Member Stories: Perry and Susie

Anyone attending First Church is certain to experience some of the many things Perry and Susie Neubauer have contributed over their nearly five decades here. You’ll likely hear Susie’s soprano and Perry’s bass voices in the choir. And you can see Perry’s lasting contributions: the cross in the apse, the baptismal font and communion table he designed years ago, the relocated and redesigned organ, and even the sanctuary itself, which was transformed during his tenure as chair of the Buildings & Grounds Committee from an austere environment with an aging linoleum floor to the warm, welcoming space we enjoy today.

Perry and Susie, the story of your first date reads very much like a classic romance. Can you tell us how you met?

Susie: Perry was a senior at Princeton, and I had just moved there to start a job at the Firestone Library. He was attending the Nassau Street Presbyterian Church and was a regular in the choir. I began attending the same church and joined the choir too. I was too shy and nearsighted to know who anyone was outside my own section! But apparently I had been observed by a certain member of the bass section.

Perry: I called the choir director to find out who she was, found out where she worked, walked over to the library, called her from the guard’s desk to introduce myself and proposed a meeting at the card catalog.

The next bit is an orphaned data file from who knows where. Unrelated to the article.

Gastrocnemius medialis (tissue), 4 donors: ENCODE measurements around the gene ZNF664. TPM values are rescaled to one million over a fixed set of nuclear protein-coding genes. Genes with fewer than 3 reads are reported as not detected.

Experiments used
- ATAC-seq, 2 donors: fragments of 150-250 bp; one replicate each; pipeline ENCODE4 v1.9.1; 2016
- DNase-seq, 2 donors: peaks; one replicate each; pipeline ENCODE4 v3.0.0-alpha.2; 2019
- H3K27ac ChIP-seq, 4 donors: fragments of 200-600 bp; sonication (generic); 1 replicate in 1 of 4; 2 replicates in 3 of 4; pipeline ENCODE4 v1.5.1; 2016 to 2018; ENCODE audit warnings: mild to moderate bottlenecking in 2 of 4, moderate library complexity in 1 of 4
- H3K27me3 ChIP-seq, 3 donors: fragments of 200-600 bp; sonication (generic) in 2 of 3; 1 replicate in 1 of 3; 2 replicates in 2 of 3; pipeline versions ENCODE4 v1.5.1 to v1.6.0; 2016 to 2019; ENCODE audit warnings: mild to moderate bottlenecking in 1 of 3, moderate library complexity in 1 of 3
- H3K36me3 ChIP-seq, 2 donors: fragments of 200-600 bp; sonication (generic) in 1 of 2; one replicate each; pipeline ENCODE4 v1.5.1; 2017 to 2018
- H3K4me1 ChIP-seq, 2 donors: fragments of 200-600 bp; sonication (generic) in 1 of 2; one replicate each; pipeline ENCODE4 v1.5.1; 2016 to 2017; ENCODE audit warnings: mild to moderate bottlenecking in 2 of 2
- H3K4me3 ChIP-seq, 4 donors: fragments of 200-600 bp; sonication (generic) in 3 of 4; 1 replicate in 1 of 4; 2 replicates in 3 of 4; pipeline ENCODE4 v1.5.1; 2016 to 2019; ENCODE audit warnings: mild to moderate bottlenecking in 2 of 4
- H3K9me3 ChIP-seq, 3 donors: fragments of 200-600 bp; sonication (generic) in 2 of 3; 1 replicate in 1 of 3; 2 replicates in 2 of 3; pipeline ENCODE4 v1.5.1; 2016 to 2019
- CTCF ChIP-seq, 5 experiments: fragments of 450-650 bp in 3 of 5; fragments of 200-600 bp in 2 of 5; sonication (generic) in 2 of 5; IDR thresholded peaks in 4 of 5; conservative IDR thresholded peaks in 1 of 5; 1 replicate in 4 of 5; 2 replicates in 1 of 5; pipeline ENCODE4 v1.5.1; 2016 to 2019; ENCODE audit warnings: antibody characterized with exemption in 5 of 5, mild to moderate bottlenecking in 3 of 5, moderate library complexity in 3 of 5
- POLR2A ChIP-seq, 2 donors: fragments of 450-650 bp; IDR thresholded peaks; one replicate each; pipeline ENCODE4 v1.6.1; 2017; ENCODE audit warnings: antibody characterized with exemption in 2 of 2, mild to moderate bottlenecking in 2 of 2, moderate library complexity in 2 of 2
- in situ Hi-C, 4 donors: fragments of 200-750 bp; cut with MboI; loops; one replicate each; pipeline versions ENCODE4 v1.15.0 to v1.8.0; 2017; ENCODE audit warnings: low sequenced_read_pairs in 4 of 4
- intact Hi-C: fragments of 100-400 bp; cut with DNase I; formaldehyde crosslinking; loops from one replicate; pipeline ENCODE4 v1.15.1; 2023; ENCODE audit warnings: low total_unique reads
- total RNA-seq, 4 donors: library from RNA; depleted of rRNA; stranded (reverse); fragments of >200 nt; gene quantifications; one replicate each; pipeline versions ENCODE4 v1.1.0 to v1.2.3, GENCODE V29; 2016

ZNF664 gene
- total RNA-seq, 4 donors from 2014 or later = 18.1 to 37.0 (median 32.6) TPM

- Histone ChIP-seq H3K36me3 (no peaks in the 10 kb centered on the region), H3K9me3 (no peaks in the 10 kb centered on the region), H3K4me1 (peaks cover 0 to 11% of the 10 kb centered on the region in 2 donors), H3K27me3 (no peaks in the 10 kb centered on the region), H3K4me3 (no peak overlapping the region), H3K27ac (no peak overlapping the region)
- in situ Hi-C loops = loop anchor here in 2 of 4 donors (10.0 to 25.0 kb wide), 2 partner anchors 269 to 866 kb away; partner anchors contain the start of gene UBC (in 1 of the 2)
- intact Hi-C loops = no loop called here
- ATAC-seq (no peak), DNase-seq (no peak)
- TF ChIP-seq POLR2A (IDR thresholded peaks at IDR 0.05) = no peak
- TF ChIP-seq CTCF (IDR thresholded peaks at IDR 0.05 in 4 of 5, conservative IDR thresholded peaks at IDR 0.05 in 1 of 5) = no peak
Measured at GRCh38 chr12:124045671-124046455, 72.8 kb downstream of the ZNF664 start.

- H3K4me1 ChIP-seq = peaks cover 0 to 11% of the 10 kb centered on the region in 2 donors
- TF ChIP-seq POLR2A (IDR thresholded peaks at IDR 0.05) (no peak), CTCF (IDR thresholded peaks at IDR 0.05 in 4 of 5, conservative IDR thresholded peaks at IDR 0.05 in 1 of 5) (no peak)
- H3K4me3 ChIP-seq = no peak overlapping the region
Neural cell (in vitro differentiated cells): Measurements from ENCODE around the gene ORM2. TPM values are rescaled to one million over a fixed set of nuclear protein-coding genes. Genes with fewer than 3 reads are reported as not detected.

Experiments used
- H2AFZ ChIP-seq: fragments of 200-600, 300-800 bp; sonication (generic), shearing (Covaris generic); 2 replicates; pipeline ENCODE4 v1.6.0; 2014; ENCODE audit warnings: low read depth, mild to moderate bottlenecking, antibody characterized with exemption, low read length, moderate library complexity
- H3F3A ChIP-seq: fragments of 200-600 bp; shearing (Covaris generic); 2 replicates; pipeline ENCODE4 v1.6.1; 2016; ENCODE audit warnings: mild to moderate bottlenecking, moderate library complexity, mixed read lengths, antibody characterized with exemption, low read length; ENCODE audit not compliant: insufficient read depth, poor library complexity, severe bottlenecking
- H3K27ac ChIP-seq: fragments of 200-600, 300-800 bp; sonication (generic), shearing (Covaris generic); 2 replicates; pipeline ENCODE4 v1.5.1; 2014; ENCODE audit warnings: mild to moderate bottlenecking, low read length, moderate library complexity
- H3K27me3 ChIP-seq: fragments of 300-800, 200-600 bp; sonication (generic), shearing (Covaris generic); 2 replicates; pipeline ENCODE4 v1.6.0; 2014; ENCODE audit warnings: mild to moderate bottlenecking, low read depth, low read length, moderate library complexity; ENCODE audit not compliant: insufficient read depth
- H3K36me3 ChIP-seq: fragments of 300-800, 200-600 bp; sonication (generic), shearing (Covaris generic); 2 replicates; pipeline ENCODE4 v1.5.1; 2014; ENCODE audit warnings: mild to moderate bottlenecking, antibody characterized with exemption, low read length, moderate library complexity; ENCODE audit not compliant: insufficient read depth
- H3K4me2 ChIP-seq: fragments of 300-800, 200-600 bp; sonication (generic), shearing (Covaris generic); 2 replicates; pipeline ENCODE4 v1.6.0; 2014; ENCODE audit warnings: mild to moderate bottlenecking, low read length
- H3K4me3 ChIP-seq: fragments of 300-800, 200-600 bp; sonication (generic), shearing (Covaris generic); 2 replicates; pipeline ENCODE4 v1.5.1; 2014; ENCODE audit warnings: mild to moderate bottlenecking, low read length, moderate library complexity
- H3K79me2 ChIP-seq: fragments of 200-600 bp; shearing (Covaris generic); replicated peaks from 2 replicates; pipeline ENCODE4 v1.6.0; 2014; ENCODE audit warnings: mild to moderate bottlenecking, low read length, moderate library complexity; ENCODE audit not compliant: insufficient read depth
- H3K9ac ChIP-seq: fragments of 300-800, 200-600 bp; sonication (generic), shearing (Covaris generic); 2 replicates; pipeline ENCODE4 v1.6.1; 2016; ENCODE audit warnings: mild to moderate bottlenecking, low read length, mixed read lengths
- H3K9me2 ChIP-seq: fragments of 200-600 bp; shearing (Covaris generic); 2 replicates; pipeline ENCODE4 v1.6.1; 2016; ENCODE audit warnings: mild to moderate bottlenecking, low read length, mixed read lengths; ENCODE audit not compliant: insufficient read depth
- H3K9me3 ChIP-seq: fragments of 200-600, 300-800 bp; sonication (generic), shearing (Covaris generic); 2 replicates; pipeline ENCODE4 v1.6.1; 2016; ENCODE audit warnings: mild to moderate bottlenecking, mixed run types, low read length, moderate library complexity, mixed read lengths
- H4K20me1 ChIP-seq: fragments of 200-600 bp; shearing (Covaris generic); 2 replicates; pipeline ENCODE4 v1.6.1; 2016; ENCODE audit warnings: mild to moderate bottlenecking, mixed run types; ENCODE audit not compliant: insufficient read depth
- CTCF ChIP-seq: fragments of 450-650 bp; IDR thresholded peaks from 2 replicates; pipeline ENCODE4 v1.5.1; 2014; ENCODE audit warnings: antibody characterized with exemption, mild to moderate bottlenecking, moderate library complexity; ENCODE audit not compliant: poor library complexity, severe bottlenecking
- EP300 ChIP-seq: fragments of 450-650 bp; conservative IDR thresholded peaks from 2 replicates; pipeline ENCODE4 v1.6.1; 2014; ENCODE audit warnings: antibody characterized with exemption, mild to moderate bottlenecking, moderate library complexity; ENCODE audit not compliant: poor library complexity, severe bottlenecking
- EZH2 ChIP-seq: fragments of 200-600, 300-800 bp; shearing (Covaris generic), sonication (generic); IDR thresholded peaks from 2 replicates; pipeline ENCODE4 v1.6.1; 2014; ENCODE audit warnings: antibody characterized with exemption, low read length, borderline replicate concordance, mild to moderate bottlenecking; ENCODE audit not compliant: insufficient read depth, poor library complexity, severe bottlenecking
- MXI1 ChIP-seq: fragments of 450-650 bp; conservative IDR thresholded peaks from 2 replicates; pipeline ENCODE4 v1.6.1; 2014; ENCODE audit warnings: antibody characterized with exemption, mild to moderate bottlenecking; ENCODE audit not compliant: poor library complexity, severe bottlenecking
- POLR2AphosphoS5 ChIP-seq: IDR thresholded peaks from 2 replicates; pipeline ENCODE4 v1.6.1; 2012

Susie: He invited me to the upcoming Penn Weekend. By the end of the first half we’d gotten soaked by the rain, I had showered in his dorm as he stood guard—a bit scandalous, I know, but I just knew somehow I could trust this guy—had dinner at his club, and attended a play. When I missed the last bus and Perry rode me home on his handlebars, we both knew this was the real deal.

So how did you arrive here in Cambridge?

Perry: I moved up to start at the Graduate School of Design at Harvard. We maintained a long-distance relationship at first, but were married the next year and Susie joined me up here. I had already started attending First Church and singing in the choir.

Susie: The quality of both the preaching and the music here really impressed us. In our fifty years at First Church, four senior pastors and five music directors have served the church, and the excellence of the pastors and music program have continued at that same high level.

Perry, you have had quite a successful career as an architect. What have been some of the most memorable projects?

Perry: Among the more memorable ones are new cities in Saudi Arabia, the National Library in Abu Dhabi, campus planning and buildings for various universities, museums in Washington, DC and Cairo, and a hotel complex in Slovenia. But the most meaningful projects have been smaller ones like the Congregational Church in Plymouth, New Hampshire. Or the Chapel I built for our engineer battalion in Vietnam, where I was also organist for the battalion. It was simple but still quite elegant. And of course the work we have done here at First Church, though that has been a more ongoing undertaking!

For those old enough to remember, the transformation of the sanctuary has been quite dramatic. What values guided your work on that project?

Perry: I hadn’t been at First Church for very long, and almost by happenstance I fell into a conversation with our new minister at the time, Wells Grogan, about the design of churches. He explained Karl Barth’s notion of organizing the church around the communion table to facilitate a more communal worship experience, in contrast to the more “performance-style” worship that was typical of the day. Wells challenged us to make the church accessible in this day and age. And so our renovations in the sanctuary for me have become symbolic of our broader intellectual and spiritual openness.

How so?